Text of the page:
Holidays to know about

There are three public holidays in December in Austria, but this year two of them fall on a weekend (Christmas Day and Boxing Day on December 25th and 26th) which means only one day off work is guaranteed for employees: Wednesday, December 8th.

On December 8th Austria will be celebrating the Feast of the Immaculate Conception, which is the conception of Mary, the mother of Jesus. Her own mother Saint Anne became pregnant in the usual, biological way, Catholics believe, but the conception was ‘immaculate’ because God intervened, absolving Mary of original sin.

Christmas Eve (December 24th) and New Year’s Eve (December 31st) are not public holidays but many Austrian employers treat them as such, meaning that you may well get a paid day off work.

And another non-public holiday that’s still worth adding to the calendar is December 6th, St Nicholas Day, when St Nicholas gives presents to well-behaved children while his companion, the demonic Krampus, is on hand to punish naughty children.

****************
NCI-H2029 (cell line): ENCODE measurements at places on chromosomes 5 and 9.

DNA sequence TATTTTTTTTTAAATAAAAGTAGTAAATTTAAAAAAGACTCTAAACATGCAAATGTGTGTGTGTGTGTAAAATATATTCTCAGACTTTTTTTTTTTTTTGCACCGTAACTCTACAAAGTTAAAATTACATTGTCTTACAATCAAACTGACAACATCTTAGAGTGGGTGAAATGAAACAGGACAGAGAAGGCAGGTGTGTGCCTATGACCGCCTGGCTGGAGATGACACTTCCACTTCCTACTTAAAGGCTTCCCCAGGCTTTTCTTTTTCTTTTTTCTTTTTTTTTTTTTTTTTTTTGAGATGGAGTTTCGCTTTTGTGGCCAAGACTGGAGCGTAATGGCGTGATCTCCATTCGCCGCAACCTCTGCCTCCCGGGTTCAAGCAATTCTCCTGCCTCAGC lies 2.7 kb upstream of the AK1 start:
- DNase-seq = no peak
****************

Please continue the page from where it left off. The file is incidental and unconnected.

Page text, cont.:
Last post for Christmas

To make sure a parcel arrives in time for Christmas in Austria, domestic parcels should be posted by December 21st for regular post, or by December 23rd with the express service.

When sending a parcel to another European country the deadline is December 15th, and for gifts going outside Europe, the deadline is December 13th.

As for letters and cards, within Austria send these by December 20th for economy post and by December 22nd with priority post. To another country in Europe, the economy post deadline is December 12th and for the rest of the world it is December 8th.

Note that this are the last dates you should be sending your Christmas packages, and it’s probably wise to post them earlier if you can, due to the uncertainty over travel and Covid.

Vaccine appointments booked for those still awaiting a first dose

People who haven’t yet had a first dose of a Covid-19 vaccine will start receiving letters from their insurance companies and/or local region during December.

The idea is to give an extra push to those people who are not opposed to vaccination but just haven’t got round to it yet, and to reach those who might not know how to go about booking a slot. The letters will also contain information about how the vaccines work and their safety.

Help support the homeless through the winter

The winter weather is well and truly here, and one group this poses a risk to is Austria’s homeless population.